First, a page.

These costs, including renovations, improvements and TIs, came in at US$44.5 million in FY2023, up from US$25.4 million the year prior and just shy of a US$45 million peak recorded in FY2019, the year two acquisitions were made.

While Feliciano acknowledges the “weaker market for landlords compared to tenants”, he notes that “tenants do need more space”.

He adds that concession packages in MUST’s submarkets dipped slightly in 1Q2024 and that net effective rents (NER) are “beginning to stabilise”. “We’ve got to see a few more quarters of that to say it has stabilised. But from a year-overyear perspective, we would tell you that there are more positive NER deals than there are negative NER deals.”

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Asset disposal on pause?

Under MUST’s recapitalisation plan, the REIT is required to dispose of a minimum of US$328.7 million of assets by June 30, 2025.

By the end of 2024, MUST must achieve net sale proceeds of US$230 million from the sale of “non-core” properties, or face the higher of two fees: either 1% of the shortfall from the sales target or a 75-basis point increase on the outstanding loans of US$738.7 million. “US$2.8 million by the end of this year is the maximum we could be exposed to,” says Ali.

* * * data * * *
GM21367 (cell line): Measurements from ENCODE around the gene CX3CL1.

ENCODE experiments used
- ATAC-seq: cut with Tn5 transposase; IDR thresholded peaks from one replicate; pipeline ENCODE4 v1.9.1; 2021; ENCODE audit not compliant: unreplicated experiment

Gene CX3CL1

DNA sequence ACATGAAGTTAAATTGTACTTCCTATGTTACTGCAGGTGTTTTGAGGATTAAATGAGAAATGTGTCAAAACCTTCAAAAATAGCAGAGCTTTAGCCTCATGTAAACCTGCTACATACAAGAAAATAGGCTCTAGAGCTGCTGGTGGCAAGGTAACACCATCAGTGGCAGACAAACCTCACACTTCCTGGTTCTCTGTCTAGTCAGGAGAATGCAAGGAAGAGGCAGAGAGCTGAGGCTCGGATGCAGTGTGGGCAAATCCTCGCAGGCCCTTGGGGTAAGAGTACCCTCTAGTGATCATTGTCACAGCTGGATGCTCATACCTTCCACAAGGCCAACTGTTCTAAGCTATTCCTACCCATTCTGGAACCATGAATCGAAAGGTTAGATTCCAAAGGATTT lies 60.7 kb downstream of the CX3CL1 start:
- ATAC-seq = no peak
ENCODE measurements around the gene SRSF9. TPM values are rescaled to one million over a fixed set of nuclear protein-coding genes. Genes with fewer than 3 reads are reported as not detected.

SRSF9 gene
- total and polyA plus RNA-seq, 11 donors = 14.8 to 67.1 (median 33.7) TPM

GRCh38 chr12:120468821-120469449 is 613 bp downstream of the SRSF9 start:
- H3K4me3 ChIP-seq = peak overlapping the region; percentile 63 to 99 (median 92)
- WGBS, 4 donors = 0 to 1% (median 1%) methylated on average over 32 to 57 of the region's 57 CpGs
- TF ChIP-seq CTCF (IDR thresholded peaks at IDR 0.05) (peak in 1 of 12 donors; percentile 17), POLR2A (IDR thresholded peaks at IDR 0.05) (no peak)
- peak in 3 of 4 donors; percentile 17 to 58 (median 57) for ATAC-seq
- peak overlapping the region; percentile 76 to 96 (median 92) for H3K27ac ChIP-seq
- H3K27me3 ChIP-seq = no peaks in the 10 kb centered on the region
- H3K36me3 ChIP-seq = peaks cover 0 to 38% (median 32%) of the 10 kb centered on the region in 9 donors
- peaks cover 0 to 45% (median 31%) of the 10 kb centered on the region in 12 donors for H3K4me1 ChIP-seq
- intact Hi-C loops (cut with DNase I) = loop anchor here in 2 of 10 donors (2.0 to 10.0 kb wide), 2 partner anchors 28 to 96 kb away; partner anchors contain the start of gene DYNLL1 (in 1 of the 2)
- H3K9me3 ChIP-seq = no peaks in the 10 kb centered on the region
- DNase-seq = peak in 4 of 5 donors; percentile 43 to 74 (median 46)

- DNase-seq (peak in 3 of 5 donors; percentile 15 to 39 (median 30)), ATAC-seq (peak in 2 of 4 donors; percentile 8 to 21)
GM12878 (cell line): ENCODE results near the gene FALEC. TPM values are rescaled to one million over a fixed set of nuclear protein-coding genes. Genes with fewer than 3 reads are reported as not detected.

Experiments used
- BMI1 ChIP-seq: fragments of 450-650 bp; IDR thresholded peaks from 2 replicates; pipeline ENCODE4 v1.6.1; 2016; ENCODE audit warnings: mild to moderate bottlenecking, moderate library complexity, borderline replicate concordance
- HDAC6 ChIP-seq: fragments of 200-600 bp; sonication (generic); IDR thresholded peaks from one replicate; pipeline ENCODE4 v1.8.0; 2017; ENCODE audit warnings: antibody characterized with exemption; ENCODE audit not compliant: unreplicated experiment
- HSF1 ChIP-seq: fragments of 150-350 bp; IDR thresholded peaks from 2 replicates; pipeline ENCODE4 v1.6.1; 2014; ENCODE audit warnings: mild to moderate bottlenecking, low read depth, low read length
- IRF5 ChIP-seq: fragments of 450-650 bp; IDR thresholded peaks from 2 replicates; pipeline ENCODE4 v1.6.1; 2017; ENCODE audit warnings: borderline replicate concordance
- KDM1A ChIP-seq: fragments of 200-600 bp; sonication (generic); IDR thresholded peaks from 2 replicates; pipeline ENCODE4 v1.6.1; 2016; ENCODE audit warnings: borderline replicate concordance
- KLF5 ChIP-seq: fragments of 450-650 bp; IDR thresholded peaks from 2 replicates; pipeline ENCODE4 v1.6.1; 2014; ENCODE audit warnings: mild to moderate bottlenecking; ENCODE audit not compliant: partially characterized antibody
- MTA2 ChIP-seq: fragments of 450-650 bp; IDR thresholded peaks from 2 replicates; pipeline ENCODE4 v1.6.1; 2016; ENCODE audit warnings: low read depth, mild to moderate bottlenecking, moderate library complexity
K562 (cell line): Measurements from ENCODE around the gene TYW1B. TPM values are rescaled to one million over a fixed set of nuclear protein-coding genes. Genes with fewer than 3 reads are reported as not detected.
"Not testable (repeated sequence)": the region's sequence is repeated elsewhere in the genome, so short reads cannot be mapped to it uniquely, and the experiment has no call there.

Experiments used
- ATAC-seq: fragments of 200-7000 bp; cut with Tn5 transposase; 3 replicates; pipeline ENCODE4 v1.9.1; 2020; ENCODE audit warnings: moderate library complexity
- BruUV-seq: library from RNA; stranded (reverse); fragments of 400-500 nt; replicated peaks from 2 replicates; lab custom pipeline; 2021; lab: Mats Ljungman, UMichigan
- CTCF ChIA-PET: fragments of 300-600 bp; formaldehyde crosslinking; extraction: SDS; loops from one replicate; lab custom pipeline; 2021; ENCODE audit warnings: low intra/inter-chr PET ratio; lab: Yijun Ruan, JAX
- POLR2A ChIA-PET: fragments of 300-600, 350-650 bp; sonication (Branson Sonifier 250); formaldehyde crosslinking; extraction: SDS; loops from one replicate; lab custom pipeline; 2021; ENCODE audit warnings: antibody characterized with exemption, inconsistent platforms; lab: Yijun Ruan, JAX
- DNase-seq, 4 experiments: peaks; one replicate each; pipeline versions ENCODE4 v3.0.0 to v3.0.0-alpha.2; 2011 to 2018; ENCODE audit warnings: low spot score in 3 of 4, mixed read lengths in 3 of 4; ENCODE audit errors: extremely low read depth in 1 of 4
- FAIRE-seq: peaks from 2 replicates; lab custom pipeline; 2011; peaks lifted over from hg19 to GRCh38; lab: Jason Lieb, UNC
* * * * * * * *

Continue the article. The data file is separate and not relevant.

MUST’s aggregate leverage fell to 56.7% as of March 31, down from 58.3% at the end of 2023. Before MUST’s AGM on April 18, the manager said two properties were being analysed for sale.

But US deals are “slow at the moment”, says Ali, especially since the US Federal Reserve has signalled a delay on rate cuts. “We have had a number of conversations with potential buyers, as well as brokers.”

Ali is “confident that a sale process will start imminently” later this year. Four “Tranche 1” assets are potentially up for sale: Centerpointe, Diablo, Figueroa and Penn.

The latter property, located in Washington, D.C., houses two key tenants: the United Nations (UN) and the US Treasury, which together contributed 7.8% of GRI in 1QFY2024. The US Treasury’s lease on some 120,324 sq ft of NLA expires in August 2025.

Across MUST’s properties, Penn recorded the second-steepest valuation decline over 2H2023, down 12.9% h-o-h to US$108.0 million. D.C. is a “very, very tough market” in terms of the operating and capital market cycles, says Feliciano. “Leasing activity is significantly down; we’re not seeing any real pick-up in that regard… That has a knockon effect on the ability to transact.”

Feliciano adds that whether the US Treasury will renew their lease “is still unknown”, but physical occupancy could be poor due to flexible work arrangements. “There’s more downside than upside risk in the context of the Penn asset.”

To get the best price, however, it may be some time before MUST disposes of any asset. Feliciano hints that management may incur a fee instead. “At the end of the day, US$2 million on a portfolio that’s at US$1.411 billion — if you were taking a basket of sales, even on the US$330 million, it’s essentially a 75-basis point discount to pricing. Is that worth the wait? I would say it’s worth the wait.”